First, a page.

Alex Constantinou has won thousands gambling on the outcome of the Eurovision Song Contest. We asked him how…
1: The most important thing is research – and that involves viewing all 43 offerings from the participating nations, however painful that can be. Believe me, it can be excruciatingly painful.
2: Write down notes on each act and refer to betting markets. That way, I can easily cross off 10-or-so acts – for this year’s event I have already ruled out Slovenia, San Marino, Montenegro, Moldova, Albania, Georgia, Romania, Bosnia and Herzegovina, Finland and FYR Macedonia. Although the bookmakers can get it wrong – the bearded Conchita Wurst cost me a small fortune in 2014 because I was convinced the Austrian entry was a pub act.
3: Don’t back the Brits. It may be 13 years since Jemini scored nul points but our luck isn’t about to change. This year the United Kingdom entry is 50-1 and it should be 5,000-1. I actually quite like Joe and Jake’s, You’re Not Alone. The problem for them is that no one in Europe likes the UK.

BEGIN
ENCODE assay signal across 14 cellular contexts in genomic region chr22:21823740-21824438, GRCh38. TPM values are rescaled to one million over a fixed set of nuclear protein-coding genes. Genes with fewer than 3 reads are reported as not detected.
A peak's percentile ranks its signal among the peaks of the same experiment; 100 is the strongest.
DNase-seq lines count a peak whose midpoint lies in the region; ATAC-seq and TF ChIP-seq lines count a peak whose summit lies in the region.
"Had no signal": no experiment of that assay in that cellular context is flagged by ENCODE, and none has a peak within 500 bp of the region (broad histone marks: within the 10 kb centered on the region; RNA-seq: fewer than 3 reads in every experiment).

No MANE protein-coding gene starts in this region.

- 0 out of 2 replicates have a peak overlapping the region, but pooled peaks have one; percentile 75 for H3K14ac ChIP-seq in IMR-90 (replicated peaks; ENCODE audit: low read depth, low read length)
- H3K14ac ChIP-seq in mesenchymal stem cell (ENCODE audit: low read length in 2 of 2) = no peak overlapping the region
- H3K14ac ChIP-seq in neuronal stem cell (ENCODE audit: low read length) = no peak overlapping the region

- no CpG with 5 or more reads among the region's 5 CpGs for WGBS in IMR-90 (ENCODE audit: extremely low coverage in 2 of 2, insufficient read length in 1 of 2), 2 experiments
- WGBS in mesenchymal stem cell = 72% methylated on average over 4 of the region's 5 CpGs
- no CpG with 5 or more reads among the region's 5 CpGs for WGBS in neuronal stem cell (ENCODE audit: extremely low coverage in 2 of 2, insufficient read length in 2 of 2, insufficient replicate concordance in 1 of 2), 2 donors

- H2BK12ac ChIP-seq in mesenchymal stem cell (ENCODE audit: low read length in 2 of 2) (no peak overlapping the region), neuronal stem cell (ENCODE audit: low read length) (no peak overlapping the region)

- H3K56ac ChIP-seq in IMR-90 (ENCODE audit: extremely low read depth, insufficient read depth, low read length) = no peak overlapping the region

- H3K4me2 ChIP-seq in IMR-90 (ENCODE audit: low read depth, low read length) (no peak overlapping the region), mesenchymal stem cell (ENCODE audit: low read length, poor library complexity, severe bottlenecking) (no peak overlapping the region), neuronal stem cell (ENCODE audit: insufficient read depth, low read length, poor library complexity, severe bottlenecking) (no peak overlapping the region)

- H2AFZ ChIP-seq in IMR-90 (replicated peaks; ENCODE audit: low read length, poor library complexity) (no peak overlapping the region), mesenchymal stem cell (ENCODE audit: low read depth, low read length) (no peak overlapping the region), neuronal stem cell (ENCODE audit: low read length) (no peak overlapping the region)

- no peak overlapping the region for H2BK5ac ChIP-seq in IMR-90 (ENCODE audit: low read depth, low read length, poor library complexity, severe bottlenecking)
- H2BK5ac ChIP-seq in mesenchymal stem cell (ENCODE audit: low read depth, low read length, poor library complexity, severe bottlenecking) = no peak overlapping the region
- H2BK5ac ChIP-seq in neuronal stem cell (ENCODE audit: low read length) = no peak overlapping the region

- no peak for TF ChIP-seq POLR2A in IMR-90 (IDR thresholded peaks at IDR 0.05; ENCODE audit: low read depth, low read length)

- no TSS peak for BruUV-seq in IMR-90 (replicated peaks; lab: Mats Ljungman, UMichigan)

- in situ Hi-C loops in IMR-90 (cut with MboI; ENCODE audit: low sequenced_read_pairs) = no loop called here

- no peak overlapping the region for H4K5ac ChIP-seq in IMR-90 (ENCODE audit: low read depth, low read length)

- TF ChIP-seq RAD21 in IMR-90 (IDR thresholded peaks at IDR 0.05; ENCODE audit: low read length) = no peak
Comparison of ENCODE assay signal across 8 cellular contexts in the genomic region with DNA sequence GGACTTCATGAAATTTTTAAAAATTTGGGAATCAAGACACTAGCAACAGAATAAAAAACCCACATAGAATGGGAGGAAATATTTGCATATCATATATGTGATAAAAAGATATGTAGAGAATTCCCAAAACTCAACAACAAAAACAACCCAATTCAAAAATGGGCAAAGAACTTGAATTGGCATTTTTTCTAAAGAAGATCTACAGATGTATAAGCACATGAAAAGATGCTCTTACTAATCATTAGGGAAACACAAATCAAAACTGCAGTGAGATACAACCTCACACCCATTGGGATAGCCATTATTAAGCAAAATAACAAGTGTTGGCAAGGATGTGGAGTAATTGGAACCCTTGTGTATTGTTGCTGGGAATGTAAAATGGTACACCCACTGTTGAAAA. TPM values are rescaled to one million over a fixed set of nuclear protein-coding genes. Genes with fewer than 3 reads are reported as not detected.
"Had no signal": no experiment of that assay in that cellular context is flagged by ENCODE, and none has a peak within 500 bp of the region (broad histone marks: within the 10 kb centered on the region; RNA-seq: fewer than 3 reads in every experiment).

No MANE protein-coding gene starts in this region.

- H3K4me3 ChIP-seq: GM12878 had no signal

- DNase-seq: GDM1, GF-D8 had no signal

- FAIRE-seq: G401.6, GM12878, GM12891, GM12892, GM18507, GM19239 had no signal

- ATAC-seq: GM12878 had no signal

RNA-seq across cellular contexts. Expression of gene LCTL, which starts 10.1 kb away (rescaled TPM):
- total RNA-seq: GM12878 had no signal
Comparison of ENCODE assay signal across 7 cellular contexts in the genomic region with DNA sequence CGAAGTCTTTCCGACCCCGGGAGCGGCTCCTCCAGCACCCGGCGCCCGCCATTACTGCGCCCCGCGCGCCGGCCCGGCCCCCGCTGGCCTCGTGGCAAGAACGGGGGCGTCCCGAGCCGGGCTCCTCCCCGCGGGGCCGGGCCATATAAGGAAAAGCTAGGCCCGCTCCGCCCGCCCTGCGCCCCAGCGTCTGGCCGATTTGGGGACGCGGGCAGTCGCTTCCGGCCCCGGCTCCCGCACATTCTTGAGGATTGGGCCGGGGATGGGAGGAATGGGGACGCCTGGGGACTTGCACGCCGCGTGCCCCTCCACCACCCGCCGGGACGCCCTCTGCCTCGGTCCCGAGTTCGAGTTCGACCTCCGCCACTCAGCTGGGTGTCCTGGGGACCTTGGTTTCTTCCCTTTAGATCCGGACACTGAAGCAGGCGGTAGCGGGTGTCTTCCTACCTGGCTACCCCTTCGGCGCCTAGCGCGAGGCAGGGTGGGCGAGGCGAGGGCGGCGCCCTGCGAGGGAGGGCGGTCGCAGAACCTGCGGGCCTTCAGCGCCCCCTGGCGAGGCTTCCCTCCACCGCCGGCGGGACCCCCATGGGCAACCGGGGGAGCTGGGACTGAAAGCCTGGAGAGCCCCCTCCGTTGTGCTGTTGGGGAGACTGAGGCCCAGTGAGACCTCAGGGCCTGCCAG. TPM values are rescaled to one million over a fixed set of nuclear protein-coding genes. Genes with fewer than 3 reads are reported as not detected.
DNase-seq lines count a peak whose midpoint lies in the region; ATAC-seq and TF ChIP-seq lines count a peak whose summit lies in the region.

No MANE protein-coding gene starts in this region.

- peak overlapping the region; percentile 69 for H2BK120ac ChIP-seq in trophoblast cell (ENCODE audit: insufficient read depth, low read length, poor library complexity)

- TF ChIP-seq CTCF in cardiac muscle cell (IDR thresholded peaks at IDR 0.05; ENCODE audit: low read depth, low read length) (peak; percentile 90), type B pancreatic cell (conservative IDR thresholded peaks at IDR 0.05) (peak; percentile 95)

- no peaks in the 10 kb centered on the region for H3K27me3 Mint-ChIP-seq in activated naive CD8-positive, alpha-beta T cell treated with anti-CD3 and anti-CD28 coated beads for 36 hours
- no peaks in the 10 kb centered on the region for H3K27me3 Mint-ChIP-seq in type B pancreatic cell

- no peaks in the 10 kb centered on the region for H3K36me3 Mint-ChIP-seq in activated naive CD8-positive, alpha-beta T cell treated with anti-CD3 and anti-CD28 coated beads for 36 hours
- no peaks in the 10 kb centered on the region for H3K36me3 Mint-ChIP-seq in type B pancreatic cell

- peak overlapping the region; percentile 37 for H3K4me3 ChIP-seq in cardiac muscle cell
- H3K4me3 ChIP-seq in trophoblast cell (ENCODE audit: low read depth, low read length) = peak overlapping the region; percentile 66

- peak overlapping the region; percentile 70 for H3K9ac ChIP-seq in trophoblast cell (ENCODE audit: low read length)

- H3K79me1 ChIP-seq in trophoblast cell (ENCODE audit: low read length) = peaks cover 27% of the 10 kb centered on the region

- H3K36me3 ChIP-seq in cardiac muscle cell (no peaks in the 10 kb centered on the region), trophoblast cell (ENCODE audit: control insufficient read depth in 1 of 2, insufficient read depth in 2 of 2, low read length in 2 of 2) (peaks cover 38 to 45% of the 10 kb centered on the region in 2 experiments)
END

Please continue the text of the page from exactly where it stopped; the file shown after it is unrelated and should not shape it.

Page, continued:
4: I will then refer to historic data to see who has awarded points to whom, although the new voting system means this is not as important as it used to be. With twice as many points now being awarded – via a jury vote and then a televote – political or regional Bloc voting (for example, Greece and Cyprus traditionally giving high points to one another) is less of an influence on the final outcome, while there is a much lower chance of a nation finishing with nul points. Last year, Italy rather than Sweden would have won using just the telephone vote.
5: Running order on the big night is a major factor. Since 1993, the winner’s been one of the first ten to perform only once – in 2003, when Turkey’s entry was the fourth act out. More often than not, you will not see the winning act until the second half of the show.
My top 4
1. Australia 2. Armenia 3. France 4. Malta